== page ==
The Public’s Perceptions of Government Officials’ Communication in the Wake of the COVID-19 Pandemic

 -Journal of Creative Communications

In March 2020, the World Health Organization (2020) declared COVID-19 a pandemic. Shortly thereafter, the US President declared the virus outbreak a national emergency effective March 1, 2020. Cities and states throughout the country, starting on the West Coast and expanding to the East Coast, South and other regions, moved forward with issuing stay-at-home orders in an effort to slow the spread of COVID-19.

Coupled with the stay-at-home orders at the local and state levels were social distancing guidelines from the federal level of government. Although not much information was available in regards to COVID-19 testing at that time, testing yielded considerable attention as media organizations began reporting on the new pandemic as the number of COVID-19 cases in the country started increasing at a rapid pace.

News stories at the onset of the COVID-19 pandemic often included information from government officials about confirmed cases, the virus’ rate of spread, testing availability and COVID-19-related deaths. Additionally, synopses of the press briefings and news stories about the pandemic were regularly featured through radio and TV broadcasts, traditional newspapers, news websites and various social media news pages.

A 2018 Pew Research Center study showed that a majority of the respondents believed that both the federal government and news media withheld information that could be useful to the public.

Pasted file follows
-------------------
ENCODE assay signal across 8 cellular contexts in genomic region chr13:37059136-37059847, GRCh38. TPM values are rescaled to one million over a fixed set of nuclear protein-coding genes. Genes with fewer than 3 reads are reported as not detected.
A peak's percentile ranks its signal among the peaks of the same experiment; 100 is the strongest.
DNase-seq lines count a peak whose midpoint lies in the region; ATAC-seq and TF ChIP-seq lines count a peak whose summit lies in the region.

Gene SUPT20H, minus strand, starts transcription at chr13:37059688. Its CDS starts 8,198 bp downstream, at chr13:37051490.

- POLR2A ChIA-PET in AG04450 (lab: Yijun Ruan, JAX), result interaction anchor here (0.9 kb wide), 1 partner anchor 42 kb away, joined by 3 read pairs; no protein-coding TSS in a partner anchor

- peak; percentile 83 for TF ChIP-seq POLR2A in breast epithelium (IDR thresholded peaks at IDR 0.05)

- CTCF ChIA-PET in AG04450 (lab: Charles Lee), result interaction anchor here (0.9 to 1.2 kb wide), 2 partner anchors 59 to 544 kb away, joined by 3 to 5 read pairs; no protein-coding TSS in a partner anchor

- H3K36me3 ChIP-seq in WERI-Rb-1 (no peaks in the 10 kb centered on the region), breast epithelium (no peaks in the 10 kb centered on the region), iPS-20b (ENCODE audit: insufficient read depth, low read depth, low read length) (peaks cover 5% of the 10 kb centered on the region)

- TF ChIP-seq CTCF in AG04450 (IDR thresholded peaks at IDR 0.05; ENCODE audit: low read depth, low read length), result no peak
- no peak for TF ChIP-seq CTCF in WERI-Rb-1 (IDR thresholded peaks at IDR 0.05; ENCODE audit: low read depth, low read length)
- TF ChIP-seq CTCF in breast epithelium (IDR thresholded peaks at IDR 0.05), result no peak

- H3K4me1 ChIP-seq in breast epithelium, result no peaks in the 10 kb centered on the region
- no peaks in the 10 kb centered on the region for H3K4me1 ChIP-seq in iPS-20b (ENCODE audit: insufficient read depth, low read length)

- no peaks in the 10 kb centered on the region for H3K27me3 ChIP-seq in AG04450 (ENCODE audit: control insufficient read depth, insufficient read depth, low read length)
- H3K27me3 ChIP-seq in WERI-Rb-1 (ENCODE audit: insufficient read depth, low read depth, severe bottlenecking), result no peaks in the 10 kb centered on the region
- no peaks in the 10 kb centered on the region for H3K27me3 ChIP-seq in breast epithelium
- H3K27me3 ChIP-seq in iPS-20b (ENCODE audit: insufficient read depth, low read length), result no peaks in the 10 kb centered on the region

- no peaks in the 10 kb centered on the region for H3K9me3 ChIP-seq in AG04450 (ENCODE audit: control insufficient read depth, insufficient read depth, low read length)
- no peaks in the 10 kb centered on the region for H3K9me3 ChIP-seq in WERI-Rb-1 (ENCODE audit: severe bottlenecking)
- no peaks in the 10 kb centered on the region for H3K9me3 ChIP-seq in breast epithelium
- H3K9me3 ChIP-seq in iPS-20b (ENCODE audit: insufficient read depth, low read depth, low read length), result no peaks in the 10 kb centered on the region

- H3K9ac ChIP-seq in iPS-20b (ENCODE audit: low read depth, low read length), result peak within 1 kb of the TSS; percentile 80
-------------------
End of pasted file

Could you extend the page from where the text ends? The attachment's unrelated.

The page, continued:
The study’s findings also revealed a decline in public trust in government among Americans over the past 20 years, according to 75% of the survey respondents. Additionally, 64% of the respondents agreed that low trust makes it difficult for the country to solve problems. While media serve an important role in message dissemination during crises, it is equally important for the public to trust the sources of the messages.

A study conducted by Pew Research Center in April 2020 revealed that while stories about COVID-19 received heavy attention from national media, local media also proved to be a relied-upon avenue for virus-related information.

The study reported that 61% of survey respondents followed both national and local news for COVID-19 news. Of that, 23% reported that they followed local media for COVID-19 information more than national news.

At the onset of the pandemic, official communication about COVID-19 generally came from city mayors and county/town presidents at the local level, governors at the state level and the US President at the federal level. Considering the vast amount of information released through media from the local, state and federal levels of government and other sources, the present study examined the perceived credibility of officials during a crisis to determine whether perceptions differed according to government level, and the influence of message exposure on credibility perceptions of government officials.

Additionally, this study examined whether credibility perceptions of government officials influenced respondents’ behaviour regarding adherence to the stay-at-home order, social distancing and COVID-19 testing. Finally, the study employed Source Credibility and Situational Crisis Communication theories to investigate whether pre-established trust influences credibility perceptions of government officials during a crisis. Demographic data were also collected.

There are also practical implications of this study because it offers valuable insight regarding communication strategies that government officials should implement at the onset of a crisis. These strategies were determined based on how the public perceived the government both before and during the first stay-at-home order of the COVID-19 pandemic in the US.

This article was feature in the special issue "Innovative Communication Strategies for Current and Future Pandemics"

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